The ICANN75 session of the ICANN Transfer Policy Review PDP Working Group will be taking place in less than 12 hours from this blog post, at 10:30 PM Eastern Time on Friday, September 16, 2022. [10:30 MYT (UTC+8), 17 September 2022]
Remote participation is available via Zoom (you’ll need to create an ICANN account to access the links to the Zoom room, as per the above session link).
As I’ve noted in my lengthy comment submission, there are very serious problems with the working group’s recommendations.
Furthermore, that working group’s review of the public comments is superficial at best. As an example, watch the Zoom recording of this past Tuesday’s working group call. (unfortunately, the written transcript of the call isn’t posted yet on the GNSO’s calendar page).
Did the working group even mention, in discussions of removal of the Losing FOA, my citing of the SSAC report, from page 39 of my comment submission, to:
“Treat transfer attempts as a security event (check and re-check).”
Nope! Apparently such an important point was not worth mentioning on their call! It demonstrates the importance of the Losing FOA.
There’s a certain arrogance in the working group, as if they know better than the public. e.g. Jim Galvin of Afilias (a member of the SSAC) claimed he was “not especially persuaded by most of these comments” and that he didn’t believe “that there’s new information here” (see the “rough transcript” produced by Zoom at around 44:22 into the call, or listen to the actual call; the rough transcript isn’t perfect).
Galvin claimed that he “could sit here and go through, and I think I would have a specific response to each one of these comments” (at around 44:53 into the call). I openly challenge him to do so!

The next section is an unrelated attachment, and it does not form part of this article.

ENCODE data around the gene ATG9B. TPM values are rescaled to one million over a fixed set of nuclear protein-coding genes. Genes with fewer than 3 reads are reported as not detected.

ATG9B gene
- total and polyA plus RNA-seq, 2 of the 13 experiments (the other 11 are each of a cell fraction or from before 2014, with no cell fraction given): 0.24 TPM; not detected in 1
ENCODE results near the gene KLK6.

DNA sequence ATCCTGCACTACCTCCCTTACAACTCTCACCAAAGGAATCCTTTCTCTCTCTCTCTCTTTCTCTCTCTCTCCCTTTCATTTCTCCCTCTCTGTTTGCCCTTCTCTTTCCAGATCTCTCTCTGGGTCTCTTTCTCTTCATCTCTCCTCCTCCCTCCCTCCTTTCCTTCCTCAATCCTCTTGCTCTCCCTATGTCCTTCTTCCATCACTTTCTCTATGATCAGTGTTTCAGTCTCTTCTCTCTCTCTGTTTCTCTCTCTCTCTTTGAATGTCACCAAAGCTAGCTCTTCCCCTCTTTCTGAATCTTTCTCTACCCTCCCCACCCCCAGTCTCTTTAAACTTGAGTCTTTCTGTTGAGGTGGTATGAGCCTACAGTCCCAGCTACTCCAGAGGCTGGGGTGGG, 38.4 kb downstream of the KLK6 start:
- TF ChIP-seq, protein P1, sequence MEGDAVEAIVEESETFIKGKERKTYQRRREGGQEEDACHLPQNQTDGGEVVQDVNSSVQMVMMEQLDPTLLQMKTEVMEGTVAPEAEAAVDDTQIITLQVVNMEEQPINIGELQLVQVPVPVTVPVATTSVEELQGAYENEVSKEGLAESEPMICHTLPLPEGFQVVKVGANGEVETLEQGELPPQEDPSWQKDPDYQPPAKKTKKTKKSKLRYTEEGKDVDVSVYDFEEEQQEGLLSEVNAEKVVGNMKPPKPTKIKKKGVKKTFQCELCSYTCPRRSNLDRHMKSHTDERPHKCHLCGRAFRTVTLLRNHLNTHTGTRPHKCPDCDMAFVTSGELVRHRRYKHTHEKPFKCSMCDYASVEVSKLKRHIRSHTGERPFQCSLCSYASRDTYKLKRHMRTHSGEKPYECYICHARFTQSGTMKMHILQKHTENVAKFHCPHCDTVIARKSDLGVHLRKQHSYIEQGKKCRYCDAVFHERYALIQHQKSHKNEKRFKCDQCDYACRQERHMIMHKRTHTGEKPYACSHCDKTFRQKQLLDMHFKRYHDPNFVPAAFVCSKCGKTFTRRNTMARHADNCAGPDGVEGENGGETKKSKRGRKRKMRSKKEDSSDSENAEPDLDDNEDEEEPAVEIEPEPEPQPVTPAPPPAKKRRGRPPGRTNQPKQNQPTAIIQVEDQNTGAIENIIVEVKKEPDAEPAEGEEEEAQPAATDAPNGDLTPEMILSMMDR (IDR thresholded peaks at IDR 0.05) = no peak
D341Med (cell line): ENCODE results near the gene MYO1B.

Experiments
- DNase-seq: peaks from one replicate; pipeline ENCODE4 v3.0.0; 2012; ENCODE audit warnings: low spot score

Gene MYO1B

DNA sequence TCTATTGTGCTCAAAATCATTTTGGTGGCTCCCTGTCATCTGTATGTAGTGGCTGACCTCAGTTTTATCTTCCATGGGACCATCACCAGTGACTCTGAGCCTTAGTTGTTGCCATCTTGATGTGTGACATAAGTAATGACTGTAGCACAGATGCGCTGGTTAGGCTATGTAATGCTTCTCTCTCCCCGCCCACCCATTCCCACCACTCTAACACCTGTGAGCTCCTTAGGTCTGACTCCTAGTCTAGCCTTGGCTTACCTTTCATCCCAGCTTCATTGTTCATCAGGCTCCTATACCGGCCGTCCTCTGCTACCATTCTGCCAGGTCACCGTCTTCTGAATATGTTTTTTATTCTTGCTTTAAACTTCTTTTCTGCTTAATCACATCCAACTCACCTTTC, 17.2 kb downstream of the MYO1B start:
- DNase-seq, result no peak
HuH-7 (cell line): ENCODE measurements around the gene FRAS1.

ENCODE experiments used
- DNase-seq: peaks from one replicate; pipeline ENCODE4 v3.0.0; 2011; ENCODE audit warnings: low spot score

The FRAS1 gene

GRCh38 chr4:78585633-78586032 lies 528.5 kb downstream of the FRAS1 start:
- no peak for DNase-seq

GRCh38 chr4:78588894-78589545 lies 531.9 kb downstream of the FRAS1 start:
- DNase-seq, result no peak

I even reached out to him, to have a telephone call, to go through my concerns to see what his “response” would be. I’ve not heard back, yet.
At 1 hour and 10 minutes into the call, Galvin asserts that “there really is no diference between the FOA and the notification.” He then goes on to claim “the notification has the same properties. It neither adds nor removes them.”
This is demonstrably false!
If I validly create a TAC (transfer authorization code), to transfer a valuable domain name from Tucows to GoDaddy (as an example), and provide that TAC to a buyer or to an escrow company, but then see (via the Losing FOA) that the transfer is actually going to Alibaba or a Russian registrar, I’d be able to NACK (cancel) the transfer, as it’s not going to the correct destination.
That involved no compromise of the registrar’s control panel, but involved misuse of the TAC after it was properly generated, but before it was properly used at the correct gaining registrar).
This is a perfect demonstration that their analysis is completely wrong. The removal of the Losing FOA would have demonstrably made one worse off.
Galvin claims that “all bets are off” if an attacker gains access to a registrar’s control panel (because the attacker can change registrant contact details, so the registrant wouldn’t be able to receive the Losing FOA). Again, his analysis is wrong. Perhaps at a poorly-designed registrar, his analysis might be fine. But, a properly-designed security-conscious registrar wouldn’t immediately make those critical changes. They would seek verification first! I documented in my lengthy submission that I carefully separate out the registrar control panel details and contacts, so that they’re independent of the domain name contacts.
Later on that call, at around 1 hour and 14 minutes, Jim Galvin demonstrates to us all that he didn’t actually do his homework and understand the working group’s report, as he was unaware that the 5 day window after the gaining registrar submits the transfer was being eliminated. How embarrassing for him, and embarrassing for SSAC. He says “maybe I’m missing something here” — yes, Galvin and others are missing a lot!
In conclusion, it’s clear that these working group members are not doing a proper review of the public comments. They have tunnel vision, and are working from the starting point that they “know better” than the public who submitted serious concerns about their dangerous proposals. If you share these concerns and have time on Friday night (North American time) to attend the ICANN75 session remotely, please do so.